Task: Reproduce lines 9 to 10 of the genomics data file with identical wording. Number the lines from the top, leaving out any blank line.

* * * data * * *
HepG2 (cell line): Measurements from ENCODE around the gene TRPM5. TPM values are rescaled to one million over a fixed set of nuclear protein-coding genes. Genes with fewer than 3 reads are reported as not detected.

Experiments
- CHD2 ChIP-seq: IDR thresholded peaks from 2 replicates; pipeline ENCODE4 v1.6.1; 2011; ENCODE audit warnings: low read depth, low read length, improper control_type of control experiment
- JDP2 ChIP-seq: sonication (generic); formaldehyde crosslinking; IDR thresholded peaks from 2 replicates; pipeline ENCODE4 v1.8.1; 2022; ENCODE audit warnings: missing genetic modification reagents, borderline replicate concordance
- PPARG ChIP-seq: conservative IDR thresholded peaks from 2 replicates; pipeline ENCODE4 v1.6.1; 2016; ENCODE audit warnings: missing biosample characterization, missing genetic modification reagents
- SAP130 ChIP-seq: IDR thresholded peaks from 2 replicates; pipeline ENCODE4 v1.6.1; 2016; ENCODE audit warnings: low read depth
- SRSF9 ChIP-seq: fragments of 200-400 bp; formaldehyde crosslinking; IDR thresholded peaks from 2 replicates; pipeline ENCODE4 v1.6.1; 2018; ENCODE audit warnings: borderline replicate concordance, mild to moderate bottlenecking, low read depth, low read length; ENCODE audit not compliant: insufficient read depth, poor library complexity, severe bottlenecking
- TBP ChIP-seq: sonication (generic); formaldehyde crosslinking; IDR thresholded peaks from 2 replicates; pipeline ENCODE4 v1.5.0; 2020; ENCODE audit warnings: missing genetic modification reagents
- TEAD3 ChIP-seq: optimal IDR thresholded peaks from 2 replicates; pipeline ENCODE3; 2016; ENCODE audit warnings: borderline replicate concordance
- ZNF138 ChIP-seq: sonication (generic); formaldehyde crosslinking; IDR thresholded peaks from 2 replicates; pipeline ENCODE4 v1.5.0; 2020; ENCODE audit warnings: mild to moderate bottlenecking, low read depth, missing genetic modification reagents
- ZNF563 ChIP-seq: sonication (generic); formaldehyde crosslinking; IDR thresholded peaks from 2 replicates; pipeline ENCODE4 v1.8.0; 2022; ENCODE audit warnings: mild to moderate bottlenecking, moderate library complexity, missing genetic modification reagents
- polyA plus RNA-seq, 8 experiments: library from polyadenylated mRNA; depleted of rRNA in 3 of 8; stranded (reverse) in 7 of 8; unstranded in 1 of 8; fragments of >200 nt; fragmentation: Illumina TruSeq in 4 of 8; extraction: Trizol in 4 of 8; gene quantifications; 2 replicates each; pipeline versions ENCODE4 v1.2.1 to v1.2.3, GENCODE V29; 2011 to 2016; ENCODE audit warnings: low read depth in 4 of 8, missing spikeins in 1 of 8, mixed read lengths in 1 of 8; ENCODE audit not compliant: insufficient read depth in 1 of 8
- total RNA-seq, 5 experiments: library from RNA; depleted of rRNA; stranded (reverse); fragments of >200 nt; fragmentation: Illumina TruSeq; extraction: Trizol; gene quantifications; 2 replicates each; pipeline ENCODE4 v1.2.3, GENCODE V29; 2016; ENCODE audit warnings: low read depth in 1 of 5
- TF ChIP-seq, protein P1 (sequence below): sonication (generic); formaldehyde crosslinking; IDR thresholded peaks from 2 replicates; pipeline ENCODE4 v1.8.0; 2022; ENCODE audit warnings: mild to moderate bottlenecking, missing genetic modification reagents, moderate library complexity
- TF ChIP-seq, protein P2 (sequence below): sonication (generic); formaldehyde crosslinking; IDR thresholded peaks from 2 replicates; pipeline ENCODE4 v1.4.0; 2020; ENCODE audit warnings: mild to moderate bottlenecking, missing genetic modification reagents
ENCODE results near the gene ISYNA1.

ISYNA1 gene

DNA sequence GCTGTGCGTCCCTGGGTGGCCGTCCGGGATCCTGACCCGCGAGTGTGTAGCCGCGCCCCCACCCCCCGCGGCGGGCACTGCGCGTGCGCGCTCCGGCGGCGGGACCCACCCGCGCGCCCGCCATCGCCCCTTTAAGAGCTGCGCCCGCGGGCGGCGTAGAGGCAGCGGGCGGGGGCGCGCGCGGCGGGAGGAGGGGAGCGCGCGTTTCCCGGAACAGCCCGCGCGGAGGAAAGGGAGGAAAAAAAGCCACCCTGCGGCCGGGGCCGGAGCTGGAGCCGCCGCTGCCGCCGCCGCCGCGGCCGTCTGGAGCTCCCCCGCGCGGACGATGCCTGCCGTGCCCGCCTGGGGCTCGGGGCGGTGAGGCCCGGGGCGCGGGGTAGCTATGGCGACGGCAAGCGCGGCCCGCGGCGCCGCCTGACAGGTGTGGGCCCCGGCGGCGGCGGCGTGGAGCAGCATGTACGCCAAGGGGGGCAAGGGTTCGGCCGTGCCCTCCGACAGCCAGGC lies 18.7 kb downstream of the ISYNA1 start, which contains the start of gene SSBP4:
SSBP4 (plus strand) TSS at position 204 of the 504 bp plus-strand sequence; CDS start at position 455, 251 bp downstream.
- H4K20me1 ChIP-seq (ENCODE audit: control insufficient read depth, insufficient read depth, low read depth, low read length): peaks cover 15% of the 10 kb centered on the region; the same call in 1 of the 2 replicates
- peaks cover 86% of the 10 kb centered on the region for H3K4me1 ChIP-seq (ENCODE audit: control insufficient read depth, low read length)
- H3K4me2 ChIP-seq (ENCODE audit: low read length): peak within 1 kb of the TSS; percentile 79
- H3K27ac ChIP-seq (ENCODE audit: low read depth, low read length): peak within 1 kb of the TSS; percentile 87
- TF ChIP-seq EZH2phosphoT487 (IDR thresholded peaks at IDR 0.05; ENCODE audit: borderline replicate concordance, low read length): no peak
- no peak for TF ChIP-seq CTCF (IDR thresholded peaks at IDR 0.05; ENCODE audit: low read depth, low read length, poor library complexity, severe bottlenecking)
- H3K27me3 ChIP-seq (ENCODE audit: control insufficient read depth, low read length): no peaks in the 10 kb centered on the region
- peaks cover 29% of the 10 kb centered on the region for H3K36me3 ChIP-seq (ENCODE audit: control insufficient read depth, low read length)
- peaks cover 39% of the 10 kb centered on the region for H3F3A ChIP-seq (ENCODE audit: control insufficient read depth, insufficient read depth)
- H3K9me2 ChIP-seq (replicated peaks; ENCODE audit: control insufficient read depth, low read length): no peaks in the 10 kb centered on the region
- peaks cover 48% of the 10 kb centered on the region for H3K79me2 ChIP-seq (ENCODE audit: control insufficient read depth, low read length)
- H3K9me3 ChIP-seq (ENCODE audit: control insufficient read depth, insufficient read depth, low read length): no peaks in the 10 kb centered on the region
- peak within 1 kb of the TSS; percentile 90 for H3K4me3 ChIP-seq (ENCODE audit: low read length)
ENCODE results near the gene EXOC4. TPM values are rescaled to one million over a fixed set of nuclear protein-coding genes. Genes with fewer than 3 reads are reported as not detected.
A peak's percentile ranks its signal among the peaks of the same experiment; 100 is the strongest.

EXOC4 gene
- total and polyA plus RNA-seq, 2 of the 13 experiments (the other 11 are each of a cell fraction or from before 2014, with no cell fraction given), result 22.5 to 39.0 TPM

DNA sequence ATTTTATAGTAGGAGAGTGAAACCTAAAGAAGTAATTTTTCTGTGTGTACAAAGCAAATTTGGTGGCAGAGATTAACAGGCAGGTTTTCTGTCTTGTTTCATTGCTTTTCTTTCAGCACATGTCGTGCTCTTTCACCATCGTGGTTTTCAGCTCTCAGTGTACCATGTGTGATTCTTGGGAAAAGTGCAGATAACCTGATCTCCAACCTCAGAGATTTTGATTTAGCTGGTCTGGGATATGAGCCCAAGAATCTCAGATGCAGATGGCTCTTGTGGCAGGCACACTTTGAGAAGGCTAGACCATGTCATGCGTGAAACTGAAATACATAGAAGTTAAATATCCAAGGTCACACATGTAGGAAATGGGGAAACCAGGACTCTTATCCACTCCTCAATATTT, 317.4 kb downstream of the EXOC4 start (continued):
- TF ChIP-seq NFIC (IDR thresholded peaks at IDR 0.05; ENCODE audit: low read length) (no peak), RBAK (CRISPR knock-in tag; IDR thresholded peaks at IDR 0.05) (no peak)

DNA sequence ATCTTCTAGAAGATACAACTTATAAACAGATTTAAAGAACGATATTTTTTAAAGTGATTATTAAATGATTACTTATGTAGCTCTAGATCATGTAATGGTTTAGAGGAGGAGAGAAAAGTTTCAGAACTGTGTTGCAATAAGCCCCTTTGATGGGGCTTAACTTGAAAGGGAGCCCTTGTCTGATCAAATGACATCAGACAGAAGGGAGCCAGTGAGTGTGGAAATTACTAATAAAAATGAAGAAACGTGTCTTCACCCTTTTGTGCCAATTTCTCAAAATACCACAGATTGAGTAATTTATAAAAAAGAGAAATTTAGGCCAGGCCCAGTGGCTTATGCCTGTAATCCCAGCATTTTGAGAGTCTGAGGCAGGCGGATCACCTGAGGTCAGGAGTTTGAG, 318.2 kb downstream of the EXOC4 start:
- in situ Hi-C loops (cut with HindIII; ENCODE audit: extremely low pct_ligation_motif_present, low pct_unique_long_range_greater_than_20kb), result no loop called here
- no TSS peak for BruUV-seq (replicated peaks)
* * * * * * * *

- TEAD3 ChIP-seq: optimal IDR thresholded peaks from 2 replicates; pipeline ENCODE3; 2016; ENCODE audit warnings: borderline replicate concordance
- ZNF138 ChIP-seq: sonication (generic); formaldehyde crosslinking; IDR thresholded peaks from 2 replicates; pipeline ENCODE4 v1.5.0; 2020; ENCODE audit warnings: mild to moderate bottlenecking, low read depth, missing genetic modification reagents